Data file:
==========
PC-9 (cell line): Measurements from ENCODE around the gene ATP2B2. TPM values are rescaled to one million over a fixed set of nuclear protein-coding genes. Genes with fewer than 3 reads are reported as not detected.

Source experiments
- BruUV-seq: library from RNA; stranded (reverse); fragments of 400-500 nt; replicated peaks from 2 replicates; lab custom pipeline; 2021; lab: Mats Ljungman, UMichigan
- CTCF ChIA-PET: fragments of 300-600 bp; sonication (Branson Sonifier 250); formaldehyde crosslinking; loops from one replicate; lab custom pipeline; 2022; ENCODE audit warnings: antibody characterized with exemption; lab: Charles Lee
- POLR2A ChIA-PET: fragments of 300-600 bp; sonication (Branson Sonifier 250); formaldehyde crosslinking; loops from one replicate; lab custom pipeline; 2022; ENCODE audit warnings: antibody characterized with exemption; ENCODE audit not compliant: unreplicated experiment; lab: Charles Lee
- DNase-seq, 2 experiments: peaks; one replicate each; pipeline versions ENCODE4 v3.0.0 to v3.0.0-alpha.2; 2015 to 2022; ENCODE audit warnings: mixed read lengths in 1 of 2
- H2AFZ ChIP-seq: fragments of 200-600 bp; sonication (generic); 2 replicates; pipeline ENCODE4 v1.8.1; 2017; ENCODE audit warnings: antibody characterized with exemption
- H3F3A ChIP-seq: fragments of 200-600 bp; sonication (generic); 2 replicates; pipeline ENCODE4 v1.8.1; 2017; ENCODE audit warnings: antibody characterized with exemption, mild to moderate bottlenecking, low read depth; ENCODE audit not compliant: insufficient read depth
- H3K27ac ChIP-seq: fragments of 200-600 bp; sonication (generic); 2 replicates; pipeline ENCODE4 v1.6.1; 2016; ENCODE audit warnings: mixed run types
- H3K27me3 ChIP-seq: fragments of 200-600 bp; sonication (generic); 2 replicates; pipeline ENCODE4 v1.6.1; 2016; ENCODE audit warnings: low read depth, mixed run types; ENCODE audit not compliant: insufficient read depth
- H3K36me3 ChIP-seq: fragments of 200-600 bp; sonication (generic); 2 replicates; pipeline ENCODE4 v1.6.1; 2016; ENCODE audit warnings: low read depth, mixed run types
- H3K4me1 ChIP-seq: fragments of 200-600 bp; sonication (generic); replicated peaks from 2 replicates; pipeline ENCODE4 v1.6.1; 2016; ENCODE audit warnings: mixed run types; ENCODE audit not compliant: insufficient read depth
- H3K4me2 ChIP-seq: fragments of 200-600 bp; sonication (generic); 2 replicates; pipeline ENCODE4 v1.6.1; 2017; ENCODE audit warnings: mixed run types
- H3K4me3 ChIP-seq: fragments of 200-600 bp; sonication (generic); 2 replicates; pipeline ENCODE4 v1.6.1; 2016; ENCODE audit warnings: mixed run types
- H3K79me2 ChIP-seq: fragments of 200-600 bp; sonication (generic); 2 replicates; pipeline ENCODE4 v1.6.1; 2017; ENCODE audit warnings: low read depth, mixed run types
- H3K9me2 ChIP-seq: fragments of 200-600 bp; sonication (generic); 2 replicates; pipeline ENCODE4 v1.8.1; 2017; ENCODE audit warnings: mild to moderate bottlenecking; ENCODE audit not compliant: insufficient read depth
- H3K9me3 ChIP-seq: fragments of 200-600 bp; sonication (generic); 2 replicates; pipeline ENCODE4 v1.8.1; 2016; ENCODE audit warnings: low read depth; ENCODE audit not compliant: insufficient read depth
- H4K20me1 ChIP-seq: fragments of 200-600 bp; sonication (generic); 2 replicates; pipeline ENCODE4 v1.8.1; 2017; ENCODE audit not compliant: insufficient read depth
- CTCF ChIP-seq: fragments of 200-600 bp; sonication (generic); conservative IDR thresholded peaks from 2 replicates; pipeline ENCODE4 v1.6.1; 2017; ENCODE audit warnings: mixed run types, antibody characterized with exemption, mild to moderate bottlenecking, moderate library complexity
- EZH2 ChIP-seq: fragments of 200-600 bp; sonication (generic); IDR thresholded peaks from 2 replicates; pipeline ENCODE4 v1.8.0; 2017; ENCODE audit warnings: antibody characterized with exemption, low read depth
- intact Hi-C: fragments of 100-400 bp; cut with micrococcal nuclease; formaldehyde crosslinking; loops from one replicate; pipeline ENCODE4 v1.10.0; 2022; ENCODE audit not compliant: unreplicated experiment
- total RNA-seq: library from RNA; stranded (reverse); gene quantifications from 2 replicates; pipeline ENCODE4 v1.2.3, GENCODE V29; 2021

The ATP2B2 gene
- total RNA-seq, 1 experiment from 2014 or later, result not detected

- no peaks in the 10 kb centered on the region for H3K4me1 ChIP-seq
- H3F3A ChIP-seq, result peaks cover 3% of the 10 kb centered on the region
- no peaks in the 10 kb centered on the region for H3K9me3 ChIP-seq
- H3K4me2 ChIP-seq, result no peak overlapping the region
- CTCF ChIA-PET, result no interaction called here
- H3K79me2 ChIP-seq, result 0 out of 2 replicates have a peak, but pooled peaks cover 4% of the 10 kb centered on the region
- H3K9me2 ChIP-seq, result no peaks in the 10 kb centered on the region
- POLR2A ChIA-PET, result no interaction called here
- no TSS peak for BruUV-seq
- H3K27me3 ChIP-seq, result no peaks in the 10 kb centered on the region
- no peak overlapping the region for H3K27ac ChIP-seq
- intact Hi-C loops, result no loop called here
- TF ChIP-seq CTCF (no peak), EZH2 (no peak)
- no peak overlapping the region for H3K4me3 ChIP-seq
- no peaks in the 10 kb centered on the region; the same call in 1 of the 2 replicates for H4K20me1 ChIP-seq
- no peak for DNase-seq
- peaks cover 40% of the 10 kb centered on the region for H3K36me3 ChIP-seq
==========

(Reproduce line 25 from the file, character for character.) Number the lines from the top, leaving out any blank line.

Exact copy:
- no peaks in the 10 kb centered on the region for H3K4me1 ChIP-seq